Dr. Timothy F. Page, associate professor in the Department of Health Policy and Management at Florida International University’s Robert Stempel College of Public Health and Social Work, and colleagues published the first study on the impact of Zika on businesses in an outbreak zone.
[Photo: Dr. Timothy F. Page]
When a trendy tourist magnet in Miami emerged as the cradle of the outbreak in June 2016, federal officials issued a public health alert for pregnant women and couples wanting to become pregnant to avoid traveling to the affected area. Miami-Dade County sprayed pesticides from the air and on the ground as panic ensued among residents and visitors, and put Wynwood under an international microscope.
The report, which appears in the latest issue of Disaster Prevention and Management: An International Journal, offers feedback from owners/managers of businesses in Wynwood following last year’s Zika outbreak.
The results reveal decreased revenues, profits, and customer traffic in the period following the Zika outbreak compared to the same time the prior year:
“Disease outbreaks can cause localized, short-term, economic shocks and the impact of these shocks can be severe. Balancing public health needs with the financial well-being of the community is at the heart of the issue,” said Dr. Page.
Names of 127 businesses were obtained from the Wynwood Arts District Association (WADA) and the Midtown Miami directory. All were contacted, and 44 participated in the survey (via phone or in-person) between August 15 and October 19, 2016.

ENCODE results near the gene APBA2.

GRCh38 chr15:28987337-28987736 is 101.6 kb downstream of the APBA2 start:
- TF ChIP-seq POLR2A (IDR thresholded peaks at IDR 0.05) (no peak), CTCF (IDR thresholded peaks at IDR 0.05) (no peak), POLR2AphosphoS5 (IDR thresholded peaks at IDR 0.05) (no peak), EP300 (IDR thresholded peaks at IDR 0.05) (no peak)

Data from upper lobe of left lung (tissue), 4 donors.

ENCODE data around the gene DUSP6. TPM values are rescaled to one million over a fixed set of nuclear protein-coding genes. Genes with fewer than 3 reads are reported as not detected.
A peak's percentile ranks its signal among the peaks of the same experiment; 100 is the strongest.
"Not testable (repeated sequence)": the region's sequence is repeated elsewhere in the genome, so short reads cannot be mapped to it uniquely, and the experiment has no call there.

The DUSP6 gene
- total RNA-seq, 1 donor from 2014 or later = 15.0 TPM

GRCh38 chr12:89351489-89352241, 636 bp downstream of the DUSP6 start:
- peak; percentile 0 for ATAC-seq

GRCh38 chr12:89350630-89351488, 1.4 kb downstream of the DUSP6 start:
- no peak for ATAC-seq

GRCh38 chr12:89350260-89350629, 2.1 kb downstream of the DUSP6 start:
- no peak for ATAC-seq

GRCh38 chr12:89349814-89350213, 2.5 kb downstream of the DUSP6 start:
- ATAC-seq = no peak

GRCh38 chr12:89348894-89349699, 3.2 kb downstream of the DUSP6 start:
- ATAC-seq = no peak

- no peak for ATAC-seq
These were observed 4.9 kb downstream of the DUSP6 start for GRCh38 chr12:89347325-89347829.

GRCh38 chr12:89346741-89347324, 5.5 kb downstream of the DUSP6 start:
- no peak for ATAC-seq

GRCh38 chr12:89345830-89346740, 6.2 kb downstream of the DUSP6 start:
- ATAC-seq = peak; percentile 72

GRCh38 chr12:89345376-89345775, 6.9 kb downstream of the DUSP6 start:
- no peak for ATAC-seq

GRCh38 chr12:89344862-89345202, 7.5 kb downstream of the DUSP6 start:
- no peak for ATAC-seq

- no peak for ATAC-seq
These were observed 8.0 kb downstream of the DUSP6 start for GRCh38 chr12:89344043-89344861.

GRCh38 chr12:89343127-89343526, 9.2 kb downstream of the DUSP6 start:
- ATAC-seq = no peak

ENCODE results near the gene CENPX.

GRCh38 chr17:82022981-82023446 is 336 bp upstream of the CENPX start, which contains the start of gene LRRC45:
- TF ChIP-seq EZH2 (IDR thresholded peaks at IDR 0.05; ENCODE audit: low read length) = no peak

Survey participants represent 14 restaurants, four bars, a dozen retail stores, nine art galleries and five “others.” They responded to about 20 questions via phone or in-person about their perceptions of revenues, profits, foot traffic, sales prices, inventories, staffing, and future expectations about these items. In addition, the survey asked businesses about their impressions of response to the outbreak by local and state government officials and media coverage.
Despite the declines, few businesses changed their prices, inventories or staff levels; this was consistent with the belief that the downturn would be temporary and business would return once the outbreak was over.
All businesses reported that the local/state government was unresponsive to the concerns of local businesses, and almost all businesses (98 percent) reported that media’s coverage of the Zika outbreak was too sensational.
The DPM report points to the need for public health and medical authorities to be strategic and forward thinking in preventing and responding to an outbreak, while collaborating more with local businesses in the zone. The findings were released in June and major media outlets such as The Miami Herald and WIOD-AM highlighted Dr. Page’s work.Tags: Florida International